From where I sit right now, I think that this post finishes the 1977 and before parts of my travel memories (though I reserve the right to go back to some of these destinations if I find more photo albums that have more destinations in them). If all goes as planned, we will be back around October 28 for my travel memories of 1979, which I actually have both active memories and documentation of. It doesn’t look like we took a vacation in 1978. We moved that summer and I went to Girl Scout camp that year. What with the move and everything, we might not have had time and energy to travel.
Within the Appalachian Mountains is an area called the Blue Ridge Mountains. Within the Blue Ridge Mountains is an area called the Great Smoky Mountains. And within the Great Smoky Mountains is Great Smoky Mountains National Park.
The Great Smoky Mountains get their name from what amounts to clouds that hang around near the mountain. There is a lot of water vapor already in the air, and as a result, transpiration, the evaporation of water from the leaves, tends to clump together in clouds that drape the mountains in gray fog. I really wish that we had used our cameras more during my childhood. We stayed in a hotel in the Smokies once and the “smoke” around the mountain across the street the next morning was one of the most beautiful things I can remember from my childhood travels.
The highest point in the Great Smoky Mountains, Clingman’s Dome, is 6,600 feet in elevation. On Clingman’s Dome is an observation tower that can let the visitor see up to 100 miles. The top of the tower is accessed by a ramp, but the half-mile path up to the tower is too steep to be used by wheelchair users. Much of the park is accessible by car, and there is one path that was made especially to be wheelchair accessible. That path is just south of the Sugarlands Visitor Center on Newfound Gap Road.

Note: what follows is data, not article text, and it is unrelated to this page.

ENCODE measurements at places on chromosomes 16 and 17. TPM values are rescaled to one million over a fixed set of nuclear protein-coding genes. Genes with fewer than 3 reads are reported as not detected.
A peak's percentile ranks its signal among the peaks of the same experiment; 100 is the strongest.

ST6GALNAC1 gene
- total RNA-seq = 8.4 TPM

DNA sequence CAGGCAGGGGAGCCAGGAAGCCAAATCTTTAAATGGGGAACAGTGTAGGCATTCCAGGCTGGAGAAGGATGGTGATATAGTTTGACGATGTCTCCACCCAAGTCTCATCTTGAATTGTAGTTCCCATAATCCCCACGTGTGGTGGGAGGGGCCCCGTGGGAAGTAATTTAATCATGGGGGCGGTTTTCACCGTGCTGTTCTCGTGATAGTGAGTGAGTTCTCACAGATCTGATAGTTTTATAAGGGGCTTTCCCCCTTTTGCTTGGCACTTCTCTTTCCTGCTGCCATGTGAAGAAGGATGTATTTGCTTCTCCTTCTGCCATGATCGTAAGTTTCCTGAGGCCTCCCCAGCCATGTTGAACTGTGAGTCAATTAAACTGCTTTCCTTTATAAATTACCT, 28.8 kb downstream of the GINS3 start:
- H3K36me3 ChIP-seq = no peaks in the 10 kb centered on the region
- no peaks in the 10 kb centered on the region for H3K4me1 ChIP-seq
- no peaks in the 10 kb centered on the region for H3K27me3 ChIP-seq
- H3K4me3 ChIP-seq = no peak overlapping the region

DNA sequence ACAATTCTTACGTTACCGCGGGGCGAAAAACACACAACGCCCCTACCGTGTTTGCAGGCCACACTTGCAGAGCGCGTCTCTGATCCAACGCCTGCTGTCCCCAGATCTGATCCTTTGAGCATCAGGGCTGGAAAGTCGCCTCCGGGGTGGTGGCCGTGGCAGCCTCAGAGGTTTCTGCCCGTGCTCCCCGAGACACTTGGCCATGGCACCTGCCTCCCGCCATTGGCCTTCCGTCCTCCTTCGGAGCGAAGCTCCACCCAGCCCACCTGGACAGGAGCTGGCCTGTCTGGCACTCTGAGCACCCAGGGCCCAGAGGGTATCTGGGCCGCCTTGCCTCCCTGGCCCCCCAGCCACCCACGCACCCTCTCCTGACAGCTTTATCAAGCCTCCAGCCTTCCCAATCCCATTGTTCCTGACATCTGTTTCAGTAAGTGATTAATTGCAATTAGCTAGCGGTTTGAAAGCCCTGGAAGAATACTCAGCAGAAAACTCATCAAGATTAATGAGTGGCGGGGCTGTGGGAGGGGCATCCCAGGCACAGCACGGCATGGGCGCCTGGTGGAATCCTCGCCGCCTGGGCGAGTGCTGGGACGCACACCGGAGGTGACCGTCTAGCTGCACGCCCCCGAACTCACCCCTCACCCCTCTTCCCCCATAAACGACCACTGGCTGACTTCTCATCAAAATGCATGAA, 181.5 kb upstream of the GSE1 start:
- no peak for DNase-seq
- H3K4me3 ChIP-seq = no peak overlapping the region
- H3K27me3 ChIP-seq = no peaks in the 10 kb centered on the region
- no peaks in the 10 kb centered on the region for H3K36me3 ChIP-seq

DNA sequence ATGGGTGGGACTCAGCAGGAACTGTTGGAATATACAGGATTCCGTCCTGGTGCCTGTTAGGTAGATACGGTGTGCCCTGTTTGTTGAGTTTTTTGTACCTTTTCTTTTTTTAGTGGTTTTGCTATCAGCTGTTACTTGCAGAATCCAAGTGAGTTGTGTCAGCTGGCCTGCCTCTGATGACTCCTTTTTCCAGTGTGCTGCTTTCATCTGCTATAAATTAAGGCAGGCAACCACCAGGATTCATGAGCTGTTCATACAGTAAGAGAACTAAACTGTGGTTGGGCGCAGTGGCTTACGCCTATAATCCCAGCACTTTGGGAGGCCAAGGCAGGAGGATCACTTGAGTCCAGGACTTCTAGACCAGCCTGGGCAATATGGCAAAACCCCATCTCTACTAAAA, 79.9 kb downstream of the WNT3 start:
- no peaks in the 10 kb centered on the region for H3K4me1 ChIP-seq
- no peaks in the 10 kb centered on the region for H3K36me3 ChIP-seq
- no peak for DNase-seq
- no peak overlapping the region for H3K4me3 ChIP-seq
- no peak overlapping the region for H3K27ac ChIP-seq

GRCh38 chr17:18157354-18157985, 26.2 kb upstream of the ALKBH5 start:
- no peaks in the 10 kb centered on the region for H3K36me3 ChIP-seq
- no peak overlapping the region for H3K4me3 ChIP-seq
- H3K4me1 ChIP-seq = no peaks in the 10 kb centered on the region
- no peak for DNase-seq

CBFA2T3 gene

Unfortunately, the mountains are smokier than ever, due to smog. As the eastern United States increases in population, and the population of the United States remains car-dependent and the area remains powered by coal-fired power plants, the smog has increased. One statistic I found says that visibility in the mountains has decreased by 60% in the last 60 years (I think that’s a coincidence and not a linear progression. At least I hope it’s not, otherwise, by 2060 there will be no visibility at all). In recent years, attempts have been made to improve air quality, and it is working, but it is working slowly and so if you have asthma, check the air quality before attempting strenuous climbs, and always keep your inhaler with you.
And smog is not the only threat that the mountains are facing. The trees at higher elevations are being killed by pests called adelgids. The park rangers are attempting to save the trees, but the intervention, which includes and includes spraying the trees with soap and using beetles that eat the adelgids, is slow going. They have had some success in recent years, but over 90% of the Fraser fir have died in recent decades, which is devastating to the ecosystem (and probably doesn’t help with the smog problem).
Well, that was cheerful. I do have wonderful memories of the Great Smoky Mountains, and that is probably why I worry so much about threats such as these. Hopefully the forestry people (arborists and whatever else) can find solutions and someday the Great Smoky Mountains will once again resemble the mountains I remember from my childhood.